By the time we arrive in the lower (slightly newer) town of Carcassone, the children are restless. We had stopped at an Aire (a rest area) off the A61 for a picnic to stave off their hunger on the way, but an hour in the car plus twenty minutes to find our way to the Cité, which is the old upper town within the castle wall, has tried their patience. Despite the pictures we’ve seen online and in books, none of us are quite prepared for the sight of Carcassonne. We wind our way up the narrow roads, following the signs, round a bend, and there it is—curving stone walls, turrets, mammoth wooden gates, a drawbridge over a (now-dry) moat, wooden ramparts, the notched stone top all the way around where the knights would (really!) shoot arrows, drop boulders, and pour boiling oil onto their attackers. A real castle.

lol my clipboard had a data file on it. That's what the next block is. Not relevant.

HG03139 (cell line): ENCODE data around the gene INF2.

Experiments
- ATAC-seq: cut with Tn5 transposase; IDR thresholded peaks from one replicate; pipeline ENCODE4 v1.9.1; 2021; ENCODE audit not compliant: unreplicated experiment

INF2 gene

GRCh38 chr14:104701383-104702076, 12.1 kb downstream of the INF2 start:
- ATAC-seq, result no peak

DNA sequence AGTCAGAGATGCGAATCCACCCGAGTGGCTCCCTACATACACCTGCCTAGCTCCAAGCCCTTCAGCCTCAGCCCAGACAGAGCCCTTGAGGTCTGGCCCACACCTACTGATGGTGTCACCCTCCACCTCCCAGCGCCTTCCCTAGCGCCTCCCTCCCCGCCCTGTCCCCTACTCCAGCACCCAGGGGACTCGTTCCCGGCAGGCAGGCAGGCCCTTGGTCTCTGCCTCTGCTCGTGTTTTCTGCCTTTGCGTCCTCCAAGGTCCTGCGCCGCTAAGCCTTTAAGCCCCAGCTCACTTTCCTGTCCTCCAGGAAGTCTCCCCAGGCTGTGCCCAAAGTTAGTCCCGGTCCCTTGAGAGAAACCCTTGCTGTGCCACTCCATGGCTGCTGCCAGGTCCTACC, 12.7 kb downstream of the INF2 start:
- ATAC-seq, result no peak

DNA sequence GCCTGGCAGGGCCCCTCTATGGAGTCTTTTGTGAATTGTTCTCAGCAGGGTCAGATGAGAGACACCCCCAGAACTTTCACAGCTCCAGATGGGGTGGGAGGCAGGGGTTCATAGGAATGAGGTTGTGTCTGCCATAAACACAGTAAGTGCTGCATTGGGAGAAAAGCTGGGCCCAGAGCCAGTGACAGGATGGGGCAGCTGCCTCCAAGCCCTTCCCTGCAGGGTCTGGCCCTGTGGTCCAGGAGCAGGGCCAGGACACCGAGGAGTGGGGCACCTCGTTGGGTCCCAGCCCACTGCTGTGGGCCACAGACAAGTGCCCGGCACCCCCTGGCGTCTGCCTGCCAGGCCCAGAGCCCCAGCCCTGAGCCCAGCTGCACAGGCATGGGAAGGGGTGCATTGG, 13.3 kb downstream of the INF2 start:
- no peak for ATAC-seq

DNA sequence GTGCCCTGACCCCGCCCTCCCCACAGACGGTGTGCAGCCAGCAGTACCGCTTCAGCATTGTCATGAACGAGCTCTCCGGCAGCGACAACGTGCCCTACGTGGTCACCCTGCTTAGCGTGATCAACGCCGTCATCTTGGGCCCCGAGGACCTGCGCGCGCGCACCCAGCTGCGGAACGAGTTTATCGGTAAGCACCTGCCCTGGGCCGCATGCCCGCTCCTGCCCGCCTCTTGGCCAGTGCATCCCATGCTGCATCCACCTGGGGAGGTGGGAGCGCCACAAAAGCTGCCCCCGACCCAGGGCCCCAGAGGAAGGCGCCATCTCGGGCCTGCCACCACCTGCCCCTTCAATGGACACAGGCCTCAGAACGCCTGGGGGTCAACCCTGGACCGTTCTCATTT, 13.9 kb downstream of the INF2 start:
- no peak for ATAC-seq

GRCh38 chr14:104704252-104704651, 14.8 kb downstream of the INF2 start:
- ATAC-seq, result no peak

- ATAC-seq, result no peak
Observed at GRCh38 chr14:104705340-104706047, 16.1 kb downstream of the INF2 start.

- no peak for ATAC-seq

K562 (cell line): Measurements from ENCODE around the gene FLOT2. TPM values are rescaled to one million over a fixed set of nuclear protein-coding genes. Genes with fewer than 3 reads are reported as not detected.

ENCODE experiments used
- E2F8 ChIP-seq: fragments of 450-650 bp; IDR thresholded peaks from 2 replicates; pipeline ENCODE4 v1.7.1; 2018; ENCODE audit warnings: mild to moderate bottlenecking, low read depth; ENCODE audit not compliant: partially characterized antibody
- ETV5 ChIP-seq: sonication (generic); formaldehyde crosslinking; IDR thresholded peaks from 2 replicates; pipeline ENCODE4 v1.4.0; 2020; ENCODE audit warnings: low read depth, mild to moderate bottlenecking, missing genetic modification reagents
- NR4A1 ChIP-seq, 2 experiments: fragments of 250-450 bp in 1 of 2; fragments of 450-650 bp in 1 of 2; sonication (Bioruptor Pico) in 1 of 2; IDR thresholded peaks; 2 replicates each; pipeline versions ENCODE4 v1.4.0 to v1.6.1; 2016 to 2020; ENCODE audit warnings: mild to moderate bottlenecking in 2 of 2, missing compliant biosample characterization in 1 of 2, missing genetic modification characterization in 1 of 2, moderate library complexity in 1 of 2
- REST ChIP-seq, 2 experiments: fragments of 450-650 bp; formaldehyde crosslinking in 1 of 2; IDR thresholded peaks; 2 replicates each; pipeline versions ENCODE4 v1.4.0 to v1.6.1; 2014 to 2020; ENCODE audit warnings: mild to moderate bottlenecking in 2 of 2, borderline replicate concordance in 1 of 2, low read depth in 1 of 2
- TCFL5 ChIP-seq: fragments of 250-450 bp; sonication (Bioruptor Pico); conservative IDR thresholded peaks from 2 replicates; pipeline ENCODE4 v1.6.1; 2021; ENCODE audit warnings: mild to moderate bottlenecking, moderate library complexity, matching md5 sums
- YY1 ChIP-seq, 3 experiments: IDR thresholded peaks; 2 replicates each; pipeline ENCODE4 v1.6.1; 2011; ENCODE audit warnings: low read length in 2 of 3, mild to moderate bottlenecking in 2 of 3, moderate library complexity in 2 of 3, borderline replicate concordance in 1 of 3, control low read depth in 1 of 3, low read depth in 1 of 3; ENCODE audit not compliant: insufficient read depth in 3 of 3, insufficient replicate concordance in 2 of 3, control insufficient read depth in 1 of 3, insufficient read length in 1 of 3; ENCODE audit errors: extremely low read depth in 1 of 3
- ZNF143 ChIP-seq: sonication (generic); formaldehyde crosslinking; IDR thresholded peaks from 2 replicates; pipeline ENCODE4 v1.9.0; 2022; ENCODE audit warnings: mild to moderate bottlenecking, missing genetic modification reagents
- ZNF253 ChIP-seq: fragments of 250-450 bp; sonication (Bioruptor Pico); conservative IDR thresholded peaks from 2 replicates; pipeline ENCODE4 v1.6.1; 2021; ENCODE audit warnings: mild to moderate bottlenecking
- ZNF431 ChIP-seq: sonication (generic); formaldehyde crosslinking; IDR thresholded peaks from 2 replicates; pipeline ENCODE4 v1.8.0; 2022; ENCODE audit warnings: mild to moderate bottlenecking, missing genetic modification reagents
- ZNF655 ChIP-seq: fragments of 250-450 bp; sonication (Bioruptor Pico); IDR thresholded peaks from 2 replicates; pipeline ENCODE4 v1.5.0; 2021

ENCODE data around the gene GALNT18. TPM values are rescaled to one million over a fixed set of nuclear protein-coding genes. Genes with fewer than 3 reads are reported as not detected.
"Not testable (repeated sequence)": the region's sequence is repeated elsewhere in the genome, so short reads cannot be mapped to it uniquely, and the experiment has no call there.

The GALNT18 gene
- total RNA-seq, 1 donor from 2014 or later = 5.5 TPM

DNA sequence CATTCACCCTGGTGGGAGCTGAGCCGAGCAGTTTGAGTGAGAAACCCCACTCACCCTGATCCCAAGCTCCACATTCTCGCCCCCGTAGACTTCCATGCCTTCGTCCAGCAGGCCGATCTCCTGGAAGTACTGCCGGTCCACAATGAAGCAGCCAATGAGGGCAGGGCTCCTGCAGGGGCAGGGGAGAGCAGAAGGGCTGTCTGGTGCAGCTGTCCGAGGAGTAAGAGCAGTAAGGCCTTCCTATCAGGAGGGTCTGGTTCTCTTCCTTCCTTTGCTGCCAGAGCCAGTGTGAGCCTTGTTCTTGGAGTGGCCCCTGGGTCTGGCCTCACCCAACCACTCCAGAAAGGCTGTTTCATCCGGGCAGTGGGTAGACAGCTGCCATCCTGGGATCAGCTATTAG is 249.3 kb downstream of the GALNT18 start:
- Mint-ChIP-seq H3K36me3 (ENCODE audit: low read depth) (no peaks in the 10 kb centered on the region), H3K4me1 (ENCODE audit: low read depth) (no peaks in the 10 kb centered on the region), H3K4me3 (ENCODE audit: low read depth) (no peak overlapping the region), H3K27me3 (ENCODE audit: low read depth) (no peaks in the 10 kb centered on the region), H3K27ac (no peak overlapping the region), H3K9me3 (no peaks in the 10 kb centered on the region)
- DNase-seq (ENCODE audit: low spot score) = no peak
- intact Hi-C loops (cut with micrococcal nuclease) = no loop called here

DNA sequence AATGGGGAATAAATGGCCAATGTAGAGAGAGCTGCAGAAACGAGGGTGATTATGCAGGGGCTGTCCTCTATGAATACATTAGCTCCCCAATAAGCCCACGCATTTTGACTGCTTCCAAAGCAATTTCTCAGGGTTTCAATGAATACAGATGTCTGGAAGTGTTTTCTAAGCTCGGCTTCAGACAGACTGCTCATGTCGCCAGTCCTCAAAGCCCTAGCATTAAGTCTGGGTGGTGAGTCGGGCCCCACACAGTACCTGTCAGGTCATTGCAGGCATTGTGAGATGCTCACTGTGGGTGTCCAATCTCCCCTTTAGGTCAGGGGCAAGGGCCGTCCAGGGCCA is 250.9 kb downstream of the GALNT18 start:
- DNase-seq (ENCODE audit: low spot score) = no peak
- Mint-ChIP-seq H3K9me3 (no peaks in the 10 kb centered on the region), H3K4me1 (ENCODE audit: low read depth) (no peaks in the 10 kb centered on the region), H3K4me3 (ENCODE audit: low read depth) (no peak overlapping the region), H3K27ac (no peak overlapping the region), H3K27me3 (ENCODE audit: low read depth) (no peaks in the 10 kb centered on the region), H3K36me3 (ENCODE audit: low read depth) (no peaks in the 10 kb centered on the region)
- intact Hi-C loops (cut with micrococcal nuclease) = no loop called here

Isabelle carcasonne